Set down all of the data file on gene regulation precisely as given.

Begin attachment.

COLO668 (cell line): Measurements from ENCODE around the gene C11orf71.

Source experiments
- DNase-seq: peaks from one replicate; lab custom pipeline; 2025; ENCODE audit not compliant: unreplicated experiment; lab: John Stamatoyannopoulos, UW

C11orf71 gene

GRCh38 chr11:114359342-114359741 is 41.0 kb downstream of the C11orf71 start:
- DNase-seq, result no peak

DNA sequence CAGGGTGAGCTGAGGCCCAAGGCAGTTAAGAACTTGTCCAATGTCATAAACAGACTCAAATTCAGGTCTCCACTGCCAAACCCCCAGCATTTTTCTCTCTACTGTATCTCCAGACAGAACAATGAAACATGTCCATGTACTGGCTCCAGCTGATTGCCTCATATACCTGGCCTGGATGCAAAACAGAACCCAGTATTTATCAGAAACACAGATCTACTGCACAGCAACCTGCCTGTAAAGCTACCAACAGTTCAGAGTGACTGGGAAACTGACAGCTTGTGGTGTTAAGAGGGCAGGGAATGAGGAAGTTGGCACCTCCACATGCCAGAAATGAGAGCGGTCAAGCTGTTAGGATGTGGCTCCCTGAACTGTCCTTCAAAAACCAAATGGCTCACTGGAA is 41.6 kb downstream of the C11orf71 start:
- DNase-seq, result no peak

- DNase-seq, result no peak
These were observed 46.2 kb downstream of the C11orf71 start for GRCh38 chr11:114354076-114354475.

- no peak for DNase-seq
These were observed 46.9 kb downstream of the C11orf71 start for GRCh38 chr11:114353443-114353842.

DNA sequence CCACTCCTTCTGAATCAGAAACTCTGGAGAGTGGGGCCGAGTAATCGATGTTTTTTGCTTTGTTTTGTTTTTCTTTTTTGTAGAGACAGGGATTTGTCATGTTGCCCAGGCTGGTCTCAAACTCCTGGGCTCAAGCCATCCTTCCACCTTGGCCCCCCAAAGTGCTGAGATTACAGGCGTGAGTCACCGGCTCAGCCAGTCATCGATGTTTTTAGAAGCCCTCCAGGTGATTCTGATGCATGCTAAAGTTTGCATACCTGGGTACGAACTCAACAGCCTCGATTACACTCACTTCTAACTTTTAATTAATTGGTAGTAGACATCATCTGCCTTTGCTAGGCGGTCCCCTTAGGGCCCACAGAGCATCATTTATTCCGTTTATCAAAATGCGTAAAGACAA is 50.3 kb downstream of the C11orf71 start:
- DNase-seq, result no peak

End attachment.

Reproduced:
COLO668 (cell line): Measurements from ENCODE around the gene C11orf71.

Source experiments
- DNase-seq: peaks from one replicate; lab custom pipeline; 2025; ENCODE audit not compliant: unreplicated experiment; lab: John Stamatoyannopoulos, UW

C11orf71 gene

GRCh38 chr11:114359342-114359741 is 41.0 kb downstream of the C11orf71 start:
- DNase-seq, result no peak

DNA sequence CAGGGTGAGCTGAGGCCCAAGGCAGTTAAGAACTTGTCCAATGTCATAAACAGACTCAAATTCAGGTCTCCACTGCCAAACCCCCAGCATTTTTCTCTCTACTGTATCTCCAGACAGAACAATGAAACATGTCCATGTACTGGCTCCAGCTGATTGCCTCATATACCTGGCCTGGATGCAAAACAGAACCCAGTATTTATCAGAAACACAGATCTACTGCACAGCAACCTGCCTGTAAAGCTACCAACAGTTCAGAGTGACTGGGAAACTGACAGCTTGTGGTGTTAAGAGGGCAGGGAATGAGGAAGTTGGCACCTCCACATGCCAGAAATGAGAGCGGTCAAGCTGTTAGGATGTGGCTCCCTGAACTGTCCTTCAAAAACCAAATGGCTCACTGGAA is 41.6 kb downstream of the C11orf71 start:
- DNase-seq, result no peak

- DNase-seq, result no peak
These were observed 46.2 kb downstream of the C11orf71 start for GRCh38 chr11:114354076-114354475.

- no peak for DNase-seq
These were observed 46.9 kb downstream of the C11orf71 start for GRCh38 chr11:114353443-114353842.

DNA sequence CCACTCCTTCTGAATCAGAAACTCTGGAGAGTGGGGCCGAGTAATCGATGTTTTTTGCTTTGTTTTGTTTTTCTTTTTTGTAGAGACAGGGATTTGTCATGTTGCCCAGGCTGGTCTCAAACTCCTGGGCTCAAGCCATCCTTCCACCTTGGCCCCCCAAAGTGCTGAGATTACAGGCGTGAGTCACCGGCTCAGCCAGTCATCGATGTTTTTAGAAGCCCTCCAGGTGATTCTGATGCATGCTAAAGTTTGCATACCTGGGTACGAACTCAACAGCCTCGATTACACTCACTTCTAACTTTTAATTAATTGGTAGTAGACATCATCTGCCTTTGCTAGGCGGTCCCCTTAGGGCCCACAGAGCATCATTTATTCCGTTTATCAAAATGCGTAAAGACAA is 50.3 kb downstream of the C11orf71 start:
- DNase-seq, result no peak